The software tool to align the radio is called Radio Maintenance and is part of the ProGrammer software package.
Before doing anything, read the Tracking Data and Feature Data, and save these to files in case you mess up.
Also a good idea to open the Radio Information tab and take a screenshot for each radio. This information is useful.
Tracking Data Settings
The setting for TX Deviation is set by TX Deviation Levels, the equivalent TA TX Deviation level setting is used only in the Talkaround mode. I ended up around 20-30 for 2.5 kHz peak deviation.
Squelch levels are adjustable in the Squelch menu in the radio, but a level of 5-10 should be the normal range. I set the squelch to close at 8-10 dB SINAD with a squelch setting of 5. I ended up around 150 for squelch.
To test multiple power levels you have to make several Systems with a specific power levels – there is no way to change power levels from the radio control head in the Orion system (later radio types can do that).
With the TQ-3370 RIB box you can easily hook up the radio to a service monitor to perform adjustments. The box is powered by the radio when on so you don't need to plug in power to the box.
I haven't found any way to change the CTCSS, 5-tone, or DTMF deviation level – it seems to be fixed relative to the peak voice level. The TX Data Deviation seems to have no effect on these tone signals – it's probably only for digital data systems like EDACS.
I have found no information in the manuals on how to set the RSSI levels – nor exactly what they're used for (they're probably used for digital systems).
Channels and Sets
Channels are defined as Conventional Frequency Sets. You make a Set, then add channels. The frequencies must be offset by some amount if you're using a .sc4 file.
Preamp can be enabled to get the best sensitivity on some models.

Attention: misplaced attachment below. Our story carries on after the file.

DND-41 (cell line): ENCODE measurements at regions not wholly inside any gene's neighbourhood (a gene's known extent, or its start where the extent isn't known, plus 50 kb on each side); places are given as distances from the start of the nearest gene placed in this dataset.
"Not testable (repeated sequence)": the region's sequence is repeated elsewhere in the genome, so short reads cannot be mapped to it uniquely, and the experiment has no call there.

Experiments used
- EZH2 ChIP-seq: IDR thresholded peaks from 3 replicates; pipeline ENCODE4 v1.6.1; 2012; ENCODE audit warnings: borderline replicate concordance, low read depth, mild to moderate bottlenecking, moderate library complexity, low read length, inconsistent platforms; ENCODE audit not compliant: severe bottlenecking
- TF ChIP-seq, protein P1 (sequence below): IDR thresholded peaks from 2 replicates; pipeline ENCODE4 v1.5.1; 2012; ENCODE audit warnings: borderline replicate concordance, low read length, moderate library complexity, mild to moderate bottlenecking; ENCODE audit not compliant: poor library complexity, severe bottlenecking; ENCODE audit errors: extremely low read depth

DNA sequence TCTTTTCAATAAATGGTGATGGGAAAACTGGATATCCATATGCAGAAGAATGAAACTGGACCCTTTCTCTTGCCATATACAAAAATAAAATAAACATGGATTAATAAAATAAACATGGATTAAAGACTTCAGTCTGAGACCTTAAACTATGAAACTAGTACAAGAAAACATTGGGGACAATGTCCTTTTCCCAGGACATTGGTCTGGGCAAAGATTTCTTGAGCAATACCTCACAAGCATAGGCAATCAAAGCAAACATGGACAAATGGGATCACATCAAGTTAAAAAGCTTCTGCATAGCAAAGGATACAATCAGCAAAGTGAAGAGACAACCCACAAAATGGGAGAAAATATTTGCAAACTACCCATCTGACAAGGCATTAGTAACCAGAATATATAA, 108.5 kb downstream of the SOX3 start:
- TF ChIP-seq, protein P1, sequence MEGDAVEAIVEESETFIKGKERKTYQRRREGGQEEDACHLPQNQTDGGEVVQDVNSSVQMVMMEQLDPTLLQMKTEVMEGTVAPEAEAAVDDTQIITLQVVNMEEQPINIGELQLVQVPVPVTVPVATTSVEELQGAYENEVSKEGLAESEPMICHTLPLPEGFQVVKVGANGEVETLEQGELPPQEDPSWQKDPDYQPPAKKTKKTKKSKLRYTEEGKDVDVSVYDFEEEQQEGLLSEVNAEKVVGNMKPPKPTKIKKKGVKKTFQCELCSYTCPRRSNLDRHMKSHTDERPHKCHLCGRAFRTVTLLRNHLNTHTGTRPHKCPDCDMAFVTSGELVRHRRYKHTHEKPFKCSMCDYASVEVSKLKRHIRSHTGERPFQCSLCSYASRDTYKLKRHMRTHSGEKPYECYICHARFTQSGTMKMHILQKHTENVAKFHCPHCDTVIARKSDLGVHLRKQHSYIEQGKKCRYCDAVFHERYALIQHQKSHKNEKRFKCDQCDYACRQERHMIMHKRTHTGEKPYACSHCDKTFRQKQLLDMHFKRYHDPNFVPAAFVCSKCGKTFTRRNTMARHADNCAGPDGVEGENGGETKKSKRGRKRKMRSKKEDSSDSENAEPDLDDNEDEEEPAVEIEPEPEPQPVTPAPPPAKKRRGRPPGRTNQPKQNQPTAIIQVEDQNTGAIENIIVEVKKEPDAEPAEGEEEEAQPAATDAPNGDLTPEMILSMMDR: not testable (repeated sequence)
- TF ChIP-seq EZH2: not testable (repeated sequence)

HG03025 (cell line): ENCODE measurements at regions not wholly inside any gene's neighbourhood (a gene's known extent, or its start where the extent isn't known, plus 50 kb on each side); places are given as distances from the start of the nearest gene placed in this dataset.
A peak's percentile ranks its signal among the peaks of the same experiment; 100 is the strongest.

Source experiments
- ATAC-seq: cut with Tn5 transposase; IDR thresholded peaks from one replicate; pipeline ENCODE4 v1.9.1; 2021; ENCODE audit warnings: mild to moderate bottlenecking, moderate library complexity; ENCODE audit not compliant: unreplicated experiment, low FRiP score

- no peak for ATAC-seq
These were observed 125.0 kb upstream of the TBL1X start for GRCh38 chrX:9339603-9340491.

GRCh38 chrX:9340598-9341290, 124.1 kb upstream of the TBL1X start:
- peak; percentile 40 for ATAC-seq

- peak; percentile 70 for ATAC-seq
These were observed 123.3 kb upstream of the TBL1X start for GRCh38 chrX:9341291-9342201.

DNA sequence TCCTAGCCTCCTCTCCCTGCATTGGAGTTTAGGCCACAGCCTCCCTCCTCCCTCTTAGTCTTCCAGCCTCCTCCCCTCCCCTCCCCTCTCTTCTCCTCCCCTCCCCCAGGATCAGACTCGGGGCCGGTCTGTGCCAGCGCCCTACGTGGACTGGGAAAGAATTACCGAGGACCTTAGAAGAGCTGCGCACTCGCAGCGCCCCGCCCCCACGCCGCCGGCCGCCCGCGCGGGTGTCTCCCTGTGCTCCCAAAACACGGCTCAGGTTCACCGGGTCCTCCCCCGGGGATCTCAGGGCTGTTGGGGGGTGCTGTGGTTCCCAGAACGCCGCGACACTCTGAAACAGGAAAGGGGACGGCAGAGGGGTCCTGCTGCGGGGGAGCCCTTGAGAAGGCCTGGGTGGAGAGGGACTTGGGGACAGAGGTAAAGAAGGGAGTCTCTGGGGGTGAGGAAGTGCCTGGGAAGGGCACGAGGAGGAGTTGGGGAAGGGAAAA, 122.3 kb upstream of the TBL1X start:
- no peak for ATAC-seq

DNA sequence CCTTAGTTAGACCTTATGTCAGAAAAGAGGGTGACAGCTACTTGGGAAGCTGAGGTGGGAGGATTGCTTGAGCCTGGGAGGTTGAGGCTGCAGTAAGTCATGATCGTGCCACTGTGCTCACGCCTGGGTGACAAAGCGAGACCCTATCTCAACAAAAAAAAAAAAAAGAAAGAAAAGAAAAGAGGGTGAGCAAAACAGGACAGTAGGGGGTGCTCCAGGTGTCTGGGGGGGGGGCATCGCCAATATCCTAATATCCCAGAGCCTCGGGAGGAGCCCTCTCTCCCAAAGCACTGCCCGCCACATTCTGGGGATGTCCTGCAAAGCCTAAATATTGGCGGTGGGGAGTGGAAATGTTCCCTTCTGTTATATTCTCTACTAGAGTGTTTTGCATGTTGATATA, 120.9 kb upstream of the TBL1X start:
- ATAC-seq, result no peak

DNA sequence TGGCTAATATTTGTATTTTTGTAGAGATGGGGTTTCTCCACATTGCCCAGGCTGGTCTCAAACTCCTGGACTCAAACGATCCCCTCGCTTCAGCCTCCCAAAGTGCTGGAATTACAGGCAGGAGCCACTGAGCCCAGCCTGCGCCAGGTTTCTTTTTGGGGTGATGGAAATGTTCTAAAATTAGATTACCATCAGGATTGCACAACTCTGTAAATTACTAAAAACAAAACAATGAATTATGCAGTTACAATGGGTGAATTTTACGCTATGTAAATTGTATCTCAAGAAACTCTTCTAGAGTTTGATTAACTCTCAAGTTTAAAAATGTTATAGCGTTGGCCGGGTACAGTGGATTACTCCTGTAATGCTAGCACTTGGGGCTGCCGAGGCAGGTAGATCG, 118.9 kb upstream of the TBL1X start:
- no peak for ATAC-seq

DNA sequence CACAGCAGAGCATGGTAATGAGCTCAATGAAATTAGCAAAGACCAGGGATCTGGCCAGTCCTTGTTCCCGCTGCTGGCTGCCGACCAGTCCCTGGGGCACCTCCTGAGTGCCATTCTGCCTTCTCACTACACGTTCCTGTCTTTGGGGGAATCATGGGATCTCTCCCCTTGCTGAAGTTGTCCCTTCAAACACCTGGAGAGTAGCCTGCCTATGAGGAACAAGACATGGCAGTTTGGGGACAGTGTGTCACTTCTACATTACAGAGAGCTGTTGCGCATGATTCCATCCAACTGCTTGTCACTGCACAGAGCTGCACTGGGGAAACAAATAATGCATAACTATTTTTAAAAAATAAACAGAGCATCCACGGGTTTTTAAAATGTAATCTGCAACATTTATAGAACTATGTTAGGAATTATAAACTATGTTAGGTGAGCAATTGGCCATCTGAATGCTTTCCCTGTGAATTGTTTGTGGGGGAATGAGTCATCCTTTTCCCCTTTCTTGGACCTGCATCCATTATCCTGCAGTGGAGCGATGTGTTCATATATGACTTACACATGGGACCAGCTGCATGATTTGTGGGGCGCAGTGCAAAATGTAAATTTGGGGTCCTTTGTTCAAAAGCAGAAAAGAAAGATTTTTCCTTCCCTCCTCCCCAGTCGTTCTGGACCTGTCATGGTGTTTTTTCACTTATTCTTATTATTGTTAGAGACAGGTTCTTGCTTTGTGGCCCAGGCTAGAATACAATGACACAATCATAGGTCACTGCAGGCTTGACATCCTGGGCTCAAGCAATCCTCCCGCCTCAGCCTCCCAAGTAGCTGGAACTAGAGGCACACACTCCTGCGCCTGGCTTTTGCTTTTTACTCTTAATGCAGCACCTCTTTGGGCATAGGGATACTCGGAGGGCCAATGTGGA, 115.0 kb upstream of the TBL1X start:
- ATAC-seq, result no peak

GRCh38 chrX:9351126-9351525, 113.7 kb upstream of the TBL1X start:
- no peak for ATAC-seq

If you have a 5-tone system you have to enable Tone Encode per channels (it's greyed out until you have a system that can use it).
CTCSS is called "CG" in the system, frequencies can be entered manually. To only send a tone with noise-squelch receive, don't enter a RX CG.
Enable "STE" for channels with subtone squelch – this allows a subtone reverse pulse to be detected for a quieter squelch close. I'm not entirely sure if the radio sends a subtone reverse in this case, it seems to sometimes but the documentation is unclear. There's no selection between 120 and 180 °.
CCT enables the TX time-out feature.
In a System Setup, add a Conventional System, and define one of the Sets as the frequency set.
The Power Level setting is usually default set to "MAX". It can be set as a number – this number is weird, and probably related to the defined levels in the tracking data. Setting it to 1 will usually give you the lowest output power. Some radios might have a medium as well.
To allow switching between high and low, I just made two systems per Set.
To use DTMF auto-dial you have to make a Phone Set first, then select that set for your System. Also enable the DTMF checkbox per System.
The DTMF checkbox controls if you can live-dial with the keypad as well.
There are a lot of settings – these radios are complicated.
DTMF options define the parameters for the DTMF auto-dial.
It doesn't seem like the radio support ABCD keys at all (not even pre-programmed).
Control Unit Keypad Options
Allows definition of the keys for the relevant Control Head. Note that if you change this, you have to specifically select the option to program the control head during normal programming (checkboxes under Mobile Settings in the window where you select firmware files).
Most of the functions you can select don't do anything in the Orion system - the help system tells you this.
Squelch and ENC1 are useful to define as keys. For low band, NOIS controls the noise blanker.
Hookswitch options are here – I disabled most things here. You can define things like hookswitch-stop or start scan if you want.
Power Up Options
This defines what is set up when you turn on the radio. Most operators seem to like resetting the squelch level on startup.
Most of the menus are not available on the Orion – check the help files.
Squelch, Backlight, Talkaround, Noise Blanker (lowband), and Features, are things that are useful to have.
The menus are defined entirely in the radio so you don't need to update the control unit programming to change these.
I set mine up approximately like this:
Scan After PTT may be switched off - this disables the scanner when you transmit. This makes most sense if you set the Transmit Selected to Scanned instead of pre-defined (as is typical for commercial/EMS use).
Transmit Selected defines what channel you transmit on when the scanner is active – Scanned means it will transmit on whatever channel you just heard.
"Scan With Channel Guard" means that subtone squelch will be used when defined – without it it will use noise squelch in scan mode.
If you want 1750 tones available, you can configure a 5-tone system here.
This system will send a 5-tone sequence starting with 8 (1747 Hz) for 800 ms when the ENCODE1 key is pressed (Which must be configured in your control unit keypad - I use Emergency for this).